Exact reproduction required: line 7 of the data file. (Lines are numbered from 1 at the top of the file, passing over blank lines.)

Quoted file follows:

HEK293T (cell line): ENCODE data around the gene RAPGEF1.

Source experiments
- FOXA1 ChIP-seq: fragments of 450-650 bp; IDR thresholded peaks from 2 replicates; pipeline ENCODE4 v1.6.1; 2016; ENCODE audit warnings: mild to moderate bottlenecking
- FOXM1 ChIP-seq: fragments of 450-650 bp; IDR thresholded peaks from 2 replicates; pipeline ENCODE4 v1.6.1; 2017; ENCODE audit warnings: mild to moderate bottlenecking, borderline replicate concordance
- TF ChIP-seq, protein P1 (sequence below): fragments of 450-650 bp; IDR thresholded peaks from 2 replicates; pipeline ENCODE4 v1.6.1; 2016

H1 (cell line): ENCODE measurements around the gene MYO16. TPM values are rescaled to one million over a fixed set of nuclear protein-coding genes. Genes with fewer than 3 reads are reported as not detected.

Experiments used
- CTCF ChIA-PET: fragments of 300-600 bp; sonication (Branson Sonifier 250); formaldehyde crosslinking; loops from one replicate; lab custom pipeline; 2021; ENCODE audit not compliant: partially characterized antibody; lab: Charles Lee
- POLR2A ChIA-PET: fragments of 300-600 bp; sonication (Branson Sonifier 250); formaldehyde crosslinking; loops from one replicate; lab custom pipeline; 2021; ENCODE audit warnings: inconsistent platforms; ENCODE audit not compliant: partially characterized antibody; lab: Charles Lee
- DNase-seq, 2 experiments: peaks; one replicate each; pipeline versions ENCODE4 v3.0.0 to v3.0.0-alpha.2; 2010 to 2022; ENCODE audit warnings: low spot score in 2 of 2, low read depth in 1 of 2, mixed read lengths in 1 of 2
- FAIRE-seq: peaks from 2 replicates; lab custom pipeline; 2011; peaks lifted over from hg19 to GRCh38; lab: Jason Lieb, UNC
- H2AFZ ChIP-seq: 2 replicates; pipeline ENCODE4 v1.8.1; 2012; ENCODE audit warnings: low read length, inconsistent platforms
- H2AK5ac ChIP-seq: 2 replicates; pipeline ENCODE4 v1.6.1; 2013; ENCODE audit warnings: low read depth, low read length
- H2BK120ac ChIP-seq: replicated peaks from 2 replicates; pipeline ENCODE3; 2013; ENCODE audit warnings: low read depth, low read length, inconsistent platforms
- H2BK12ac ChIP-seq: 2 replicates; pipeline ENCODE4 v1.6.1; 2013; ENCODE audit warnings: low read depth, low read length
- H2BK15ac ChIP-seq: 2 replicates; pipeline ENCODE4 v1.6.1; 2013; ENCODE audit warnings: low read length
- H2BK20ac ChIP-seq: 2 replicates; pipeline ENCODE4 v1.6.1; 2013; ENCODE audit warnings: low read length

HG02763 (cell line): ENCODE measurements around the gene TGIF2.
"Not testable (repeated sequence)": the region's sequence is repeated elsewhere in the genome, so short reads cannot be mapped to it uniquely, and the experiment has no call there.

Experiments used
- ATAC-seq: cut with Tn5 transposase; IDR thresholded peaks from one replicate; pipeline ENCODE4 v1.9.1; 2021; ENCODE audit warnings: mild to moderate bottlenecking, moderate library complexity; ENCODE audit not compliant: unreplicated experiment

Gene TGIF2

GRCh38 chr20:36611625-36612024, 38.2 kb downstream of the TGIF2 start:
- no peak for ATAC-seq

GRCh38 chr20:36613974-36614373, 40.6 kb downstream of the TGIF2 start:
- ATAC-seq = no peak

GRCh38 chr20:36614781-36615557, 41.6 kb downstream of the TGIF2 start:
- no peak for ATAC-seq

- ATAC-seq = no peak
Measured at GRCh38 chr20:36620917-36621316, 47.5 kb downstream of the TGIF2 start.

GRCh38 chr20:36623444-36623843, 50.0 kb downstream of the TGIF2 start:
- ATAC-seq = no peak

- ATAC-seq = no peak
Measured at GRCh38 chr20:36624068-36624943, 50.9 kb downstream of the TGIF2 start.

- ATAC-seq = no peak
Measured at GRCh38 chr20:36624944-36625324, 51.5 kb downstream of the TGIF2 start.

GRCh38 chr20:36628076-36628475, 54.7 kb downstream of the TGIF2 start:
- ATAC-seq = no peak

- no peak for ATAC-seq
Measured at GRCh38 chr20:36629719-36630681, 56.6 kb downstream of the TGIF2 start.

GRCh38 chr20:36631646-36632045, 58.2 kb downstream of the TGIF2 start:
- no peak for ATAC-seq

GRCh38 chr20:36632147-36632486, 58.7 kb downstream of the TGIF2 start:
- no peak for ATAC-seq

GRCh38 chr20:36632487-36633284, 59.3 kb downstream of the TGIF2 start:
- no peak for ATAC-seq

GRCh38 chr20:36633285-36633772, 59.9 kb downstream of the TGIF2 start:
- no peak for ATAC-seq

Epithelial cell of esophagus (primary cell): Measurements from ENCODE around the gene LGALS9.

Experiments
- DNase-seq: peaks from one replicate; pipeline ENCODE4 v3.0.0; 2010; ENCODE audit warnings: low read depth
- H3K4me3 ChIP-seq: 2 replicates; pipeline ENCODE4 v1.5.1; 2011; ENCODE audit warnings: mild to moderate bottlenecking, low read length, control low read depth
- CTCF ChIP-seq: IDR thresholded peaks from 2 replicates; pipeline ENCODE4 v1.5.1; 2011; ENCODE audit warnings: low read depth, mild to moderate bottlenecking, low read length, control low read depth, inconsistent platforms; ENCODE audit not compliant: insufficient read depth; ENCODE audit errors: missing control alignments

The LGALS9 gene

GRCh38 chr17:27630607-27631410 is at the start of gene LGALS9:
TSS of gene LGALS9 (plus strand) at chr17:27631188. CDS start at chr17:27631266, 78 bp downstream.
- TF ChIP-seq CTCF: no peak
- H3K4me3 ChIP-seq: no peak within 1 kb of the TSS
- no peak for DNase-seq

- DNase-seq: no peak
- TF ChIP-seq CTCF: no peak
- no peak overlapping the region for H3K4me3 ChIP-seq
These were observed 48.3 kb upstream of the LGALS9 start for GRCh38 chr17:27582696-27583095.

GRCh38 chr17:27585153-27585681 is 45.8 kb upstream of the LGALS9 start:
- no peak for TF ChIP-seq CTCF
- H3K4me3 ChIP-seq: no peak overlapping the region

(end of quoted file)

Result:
Experiments used